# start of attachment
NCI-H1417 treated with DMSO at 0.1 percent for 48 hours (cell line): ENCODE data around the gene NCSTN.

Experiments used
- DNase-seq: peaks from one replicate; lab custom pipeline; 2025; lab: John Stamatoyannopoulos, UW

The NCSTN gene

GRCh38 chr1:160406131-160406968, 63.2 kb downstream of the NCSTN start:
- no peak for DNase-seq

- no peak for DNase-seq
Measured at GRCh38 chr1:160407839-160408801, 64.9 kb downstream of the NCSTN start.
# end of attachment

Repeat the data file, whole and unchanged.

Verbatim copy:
NCI-H1417 treated with DMSO at 0.1 percent for 48 hours (cell line): ENCODE data around the gene NCSTN.

Experiments used
- DNase-seq: peaks from one replicate; lab custom pipeline; 2025; lab: John Stamatoyannopoulos, UW

The NCSTN gene

GRCh38 chr1:160406131-160406968, 63.2 kb downstream of the NCSTN start:
- no peak for DNase-seq

- no peak for DNase-seq
Measured at GRCh38 chr1:160407839-160408801, 64.9 kb downstream of the NCSTN start.